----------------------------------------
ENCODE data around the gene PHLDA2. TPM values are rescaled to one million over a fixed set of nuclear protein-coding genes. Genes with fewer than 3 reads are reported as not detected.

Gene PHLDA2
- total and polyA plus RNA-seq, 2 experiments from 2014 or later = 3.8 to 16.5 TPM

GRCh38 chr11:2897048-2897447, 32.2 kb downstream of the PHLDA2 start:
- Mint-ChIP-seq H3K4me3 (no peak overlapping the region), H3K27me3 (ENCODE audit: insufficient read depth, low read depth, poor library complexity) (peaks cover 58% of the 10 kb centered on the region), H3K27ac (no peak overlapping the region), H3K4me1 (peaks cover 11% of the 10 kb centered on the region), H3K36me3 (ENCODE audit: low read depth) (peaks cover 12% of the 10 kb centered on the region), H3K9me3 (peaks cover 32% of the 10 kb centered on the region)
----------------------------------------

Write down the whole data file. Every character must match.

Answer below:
ENCODE data around the gene PHLDA2. TPM values are rescaled to one million over a fixed set of nuclear protein-coding genes. Genes with fewer than 3 reads are reported as not detected.

Gene PHLDA2
- total and polyA plus RNA-seq, 2 experiments from 2014 or later = 3.8 to 16.5 TPM

GRCh38 chr11:2897048-2897447, 32.2 kb downstream of the PHLDA2 start:
- Mint-ChIP-seq H3K4me3 (no peak overlapping the region), H3K27me3 (ENCODE audit: insufficient read depth, low read depth, poor library complexity) (peaks cover 58% of the 10 kb centered on the region), H3K27ac (no peak overlapping the region), H3K4me1 (peaks cover 11% of the 10 kb centered on the region), H3K36me3 (ENCODE audit: low read depth) (peaks cover 12% of the 10 kb centered on the region), H3K9me3 (peaks cover 32% of the 10 kb centered on the region)